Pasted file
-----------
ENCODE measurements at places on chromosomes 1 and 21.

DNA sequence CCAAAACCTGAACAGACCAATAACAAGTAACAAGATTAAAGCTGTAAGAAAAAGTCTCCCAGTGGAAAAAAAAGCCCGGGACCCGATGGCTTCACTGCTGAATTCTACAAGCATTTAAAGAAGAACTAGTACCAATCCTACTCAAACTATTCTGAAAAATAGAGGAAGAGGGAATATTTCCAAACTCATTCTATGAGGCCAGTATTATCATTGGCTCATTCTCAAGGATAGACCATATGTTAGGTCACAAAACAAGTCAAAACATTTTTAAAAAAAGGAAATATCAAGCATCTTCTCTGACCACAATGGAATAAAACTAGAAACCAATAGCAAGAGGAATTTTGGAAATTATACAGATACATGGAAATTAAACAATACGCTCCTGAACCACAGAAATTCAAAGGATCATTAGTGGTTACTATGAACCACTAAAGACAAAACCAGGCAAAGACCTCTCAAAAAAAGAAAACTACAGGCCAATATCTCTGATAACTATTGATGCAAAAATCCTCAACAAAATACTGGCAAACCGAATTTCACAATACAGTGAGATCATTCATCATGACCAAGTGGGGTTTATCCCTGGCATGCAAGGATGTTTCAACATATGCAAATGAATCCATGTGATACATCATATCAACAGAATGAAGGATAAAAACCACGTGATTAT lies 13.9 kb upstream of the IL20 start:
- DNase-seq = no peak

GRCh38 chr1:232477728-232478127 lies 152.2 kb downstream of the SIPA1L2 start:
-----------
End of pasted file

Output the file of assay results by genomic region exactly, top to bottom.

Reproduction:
ENCODE measurements at places on chromosomes 1 and 21.

DNA sequence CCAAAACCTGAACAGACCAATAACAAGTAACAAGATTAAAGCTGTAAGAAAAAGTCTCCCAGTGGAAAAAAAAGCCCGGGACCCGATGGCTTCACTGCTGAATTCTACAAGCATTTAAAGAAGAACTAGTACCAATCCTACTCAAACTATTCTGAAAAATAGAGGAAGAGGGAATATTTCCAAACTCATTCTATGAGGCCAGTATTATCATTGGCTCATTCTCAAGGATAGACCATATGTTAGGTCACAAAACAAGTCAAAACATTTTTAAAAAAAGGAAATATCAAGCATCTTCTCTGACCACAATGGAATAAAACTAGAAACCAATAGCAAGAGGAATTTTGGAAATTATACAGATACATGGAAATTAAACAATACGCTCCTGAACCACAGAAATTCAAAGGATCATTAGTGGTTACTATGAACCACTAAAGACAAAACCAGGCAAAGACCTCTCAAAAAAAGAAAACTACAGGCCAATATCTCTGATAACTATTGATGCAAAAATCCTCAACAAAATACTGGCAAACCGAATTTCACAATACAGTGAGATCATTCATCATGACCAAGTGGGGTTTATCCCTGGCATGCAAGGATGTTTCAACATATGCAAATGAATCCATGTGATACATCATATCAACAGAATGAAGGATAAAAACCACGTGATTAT lies 13.9 kb upstream of the IL20 start:
- DNase-seq = no peak

GRCh38 chr1:232477728-232478127 lies 152.2 kb downstream of the SIPA1L2 start: